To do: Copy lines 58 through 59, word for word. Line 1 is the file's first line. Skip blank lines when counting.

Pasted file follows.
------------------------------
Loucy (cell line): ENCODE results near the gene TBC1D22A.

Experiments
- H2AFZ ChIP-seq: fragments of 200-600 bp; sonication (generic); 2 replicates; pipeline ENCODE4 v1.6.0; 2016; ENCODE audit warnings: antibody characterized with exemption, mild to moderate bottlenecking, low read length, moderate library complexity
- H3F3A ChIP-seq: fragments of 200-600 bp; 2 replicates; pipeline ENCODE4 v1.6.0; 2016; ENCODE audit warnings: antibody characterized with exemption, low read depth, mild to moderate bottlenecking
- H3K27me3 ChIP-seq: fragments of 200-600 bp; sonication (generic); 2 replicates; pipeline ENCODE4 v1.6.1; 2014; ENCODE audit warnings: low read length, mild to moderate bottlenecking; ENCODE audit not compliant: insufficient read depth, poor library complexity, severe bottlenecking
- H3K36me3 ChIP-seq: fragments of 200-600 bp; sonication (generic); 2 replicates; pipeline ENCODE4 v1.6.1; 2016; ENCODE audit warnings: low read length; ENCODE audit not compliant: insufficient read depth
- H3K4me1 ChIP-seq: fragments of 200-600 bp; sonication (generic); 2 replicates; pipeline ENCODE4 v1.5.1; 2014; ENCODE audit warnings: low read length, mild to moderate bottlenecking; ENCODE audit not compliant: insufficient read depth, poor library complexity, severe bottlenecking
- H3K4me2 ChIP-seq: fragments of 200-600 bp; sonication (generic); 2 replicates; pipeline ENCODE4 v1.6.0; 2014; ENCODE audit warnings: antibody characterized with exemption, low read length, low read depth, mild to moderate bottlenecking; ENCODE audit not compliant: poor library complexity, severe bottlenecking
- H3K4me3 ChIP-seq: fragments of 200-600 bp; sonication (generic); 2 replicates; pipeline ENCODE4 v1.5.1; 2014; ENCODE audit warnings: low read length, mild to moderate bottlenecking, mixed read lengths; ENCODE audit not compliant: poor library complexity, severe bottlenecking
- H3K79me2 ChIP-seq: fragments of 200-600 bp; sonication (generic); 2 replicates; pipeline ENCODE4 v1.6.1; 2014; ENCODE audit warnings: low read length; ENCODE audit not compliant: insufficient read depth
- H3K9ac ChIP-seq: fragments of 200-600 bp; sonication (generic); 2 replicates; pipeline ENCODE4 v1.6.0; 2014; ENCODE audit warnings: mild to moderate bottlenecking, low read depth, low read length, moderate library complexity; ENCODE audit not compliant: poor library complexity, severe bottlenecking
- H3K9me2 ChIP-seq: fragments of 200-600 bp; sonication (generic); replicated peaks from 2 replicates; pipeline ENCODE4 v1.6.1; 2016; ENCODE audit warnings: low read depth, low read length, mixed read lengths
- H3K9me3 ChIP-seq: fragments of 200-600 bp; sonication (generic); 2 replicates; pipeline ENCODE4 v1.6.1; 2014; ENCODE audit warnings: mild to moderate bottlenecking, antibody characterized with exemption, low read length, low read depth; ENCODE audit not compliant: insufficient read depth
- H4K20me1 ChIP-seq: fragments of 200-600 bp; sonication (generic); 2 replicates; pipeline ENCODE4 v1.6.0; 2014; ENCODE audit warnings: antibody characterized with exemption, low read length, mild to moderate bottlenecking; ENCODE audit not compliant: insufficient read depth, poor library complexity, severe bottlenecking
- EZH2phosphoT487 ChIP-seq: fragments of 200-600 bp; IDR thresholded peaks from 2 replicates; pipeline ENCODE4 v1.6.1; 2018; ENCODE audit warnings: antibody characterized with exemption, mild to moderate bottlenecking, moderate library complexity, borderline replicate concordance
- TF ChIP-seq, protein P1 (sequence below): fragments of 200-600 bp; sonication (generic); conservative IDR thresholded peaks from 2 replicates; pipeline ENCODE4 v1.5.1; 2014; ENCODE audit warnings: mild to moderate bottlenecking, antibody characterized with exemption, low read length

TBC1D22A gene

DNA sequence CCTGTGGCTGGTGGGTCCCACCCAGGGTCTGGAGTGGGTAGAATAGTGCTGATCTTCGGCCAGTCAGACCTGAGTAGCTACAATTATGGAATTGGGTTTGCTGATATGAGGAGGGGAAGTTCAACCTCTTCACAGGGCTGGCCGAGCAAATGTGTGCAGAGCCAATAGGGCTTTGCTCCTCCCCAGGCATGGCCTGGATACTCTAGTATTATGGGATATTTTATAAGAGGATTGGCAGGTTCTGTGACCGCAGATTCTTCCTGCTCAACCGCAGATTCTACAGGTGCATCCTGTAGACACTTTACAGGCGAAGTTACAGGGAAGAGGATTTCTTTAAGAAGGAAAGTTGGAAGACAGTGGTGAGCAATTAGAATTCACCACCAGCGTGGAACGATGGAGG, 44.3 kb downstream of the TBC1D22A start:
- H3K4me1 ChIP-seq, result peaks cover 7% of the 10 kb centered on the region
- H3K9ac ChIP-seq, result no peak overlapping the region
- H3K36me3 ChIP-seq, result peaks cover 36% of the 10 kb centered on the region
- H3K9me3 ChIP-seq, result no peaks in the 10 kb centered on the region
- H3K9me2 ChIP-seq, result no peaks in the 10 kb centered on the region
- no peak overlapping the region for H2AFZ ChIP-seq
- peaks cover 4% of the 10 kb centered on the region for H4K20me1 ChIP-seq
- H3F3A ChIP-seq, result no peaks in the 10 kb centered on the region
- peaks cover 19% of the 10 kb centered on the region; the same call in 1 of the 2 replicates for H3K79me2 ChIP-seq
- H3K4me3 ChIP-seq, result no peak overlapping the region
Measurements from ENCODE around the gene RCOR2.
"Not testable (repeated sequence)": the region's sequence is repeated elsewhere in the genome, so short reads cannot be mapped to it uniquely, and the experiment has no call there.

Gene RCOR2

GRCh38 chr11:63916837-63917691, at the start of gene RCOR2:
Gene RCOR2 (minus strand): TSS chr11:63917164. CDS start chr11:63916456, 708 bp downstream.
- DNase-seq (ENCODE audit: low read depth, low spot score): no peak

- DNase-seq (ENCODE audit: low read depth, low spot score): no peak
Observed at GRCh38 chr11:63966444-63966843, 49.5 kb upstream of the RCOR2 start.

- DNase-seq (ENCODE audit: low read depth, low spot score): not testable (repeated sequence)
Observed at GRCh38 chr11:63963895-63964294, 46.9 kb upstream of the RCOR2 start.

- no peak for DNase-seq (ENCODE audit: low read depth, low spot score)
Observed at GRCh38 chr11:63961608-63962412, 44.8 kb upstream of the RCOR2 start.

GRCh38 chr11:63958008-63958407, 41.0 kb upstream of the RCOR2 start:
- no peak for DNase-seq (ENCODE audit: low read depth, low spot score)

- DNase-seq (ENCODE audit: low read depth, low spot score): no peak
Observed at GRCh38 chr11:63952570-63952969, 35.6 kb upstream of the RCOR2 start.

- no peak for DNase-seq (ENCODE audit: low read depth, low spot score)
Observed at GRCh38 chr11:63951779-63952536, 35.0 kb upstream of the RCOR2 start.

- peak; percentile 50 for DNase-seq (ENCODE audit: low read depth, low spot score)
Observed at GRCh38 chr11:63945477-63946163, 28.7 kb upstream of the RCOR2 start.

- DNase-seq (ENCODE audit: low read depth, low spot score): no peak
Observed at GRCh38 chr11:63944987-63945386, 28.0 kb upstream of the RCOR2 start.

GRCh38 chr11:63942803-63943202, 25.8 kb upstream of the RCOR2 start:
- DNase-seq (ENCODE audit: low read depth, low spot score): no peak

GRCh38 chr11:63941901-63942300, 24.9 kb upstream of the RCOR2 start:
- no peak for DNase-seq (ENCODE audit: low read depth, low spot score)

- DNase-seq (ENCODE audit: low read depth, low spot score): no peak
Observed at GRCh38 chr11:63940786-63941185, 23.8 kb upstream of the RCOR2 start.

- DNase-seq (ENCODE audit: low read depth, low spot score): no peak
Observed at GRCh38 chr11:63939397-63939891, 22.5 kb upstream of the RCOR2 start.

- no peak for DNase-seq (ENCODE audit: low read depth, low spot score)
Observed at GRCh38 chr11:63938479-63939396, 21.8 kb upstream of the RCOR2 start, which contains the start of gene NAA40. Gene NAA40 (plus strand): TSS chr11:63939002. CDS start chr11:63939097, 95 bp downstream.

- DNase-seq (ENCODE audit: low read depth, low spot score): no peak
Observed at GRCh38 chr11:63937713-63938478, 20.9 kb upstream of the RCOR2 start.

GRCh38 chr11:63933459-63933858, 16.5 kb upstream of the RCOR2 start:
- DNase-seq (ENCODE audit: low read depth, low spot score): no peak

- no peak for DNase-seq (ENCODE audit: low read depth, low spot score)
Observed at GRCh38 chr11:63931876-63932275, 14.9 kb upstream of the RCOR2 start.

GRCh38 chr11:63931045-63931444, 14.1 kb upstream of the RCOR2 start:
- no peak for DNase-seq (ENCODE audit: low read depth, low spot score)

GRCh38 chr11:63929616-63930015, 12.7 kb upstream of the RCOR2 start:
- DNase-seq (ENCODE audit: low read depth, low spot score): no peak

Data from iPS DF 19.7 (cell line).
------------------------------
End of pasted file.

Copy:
Observed at GRCh38 chr11:63939397-63939891, 22.5 kb upstream of the RCOR2 start.

- no peak for DNase-seq (ENCODE audit: low read depth, low spot score)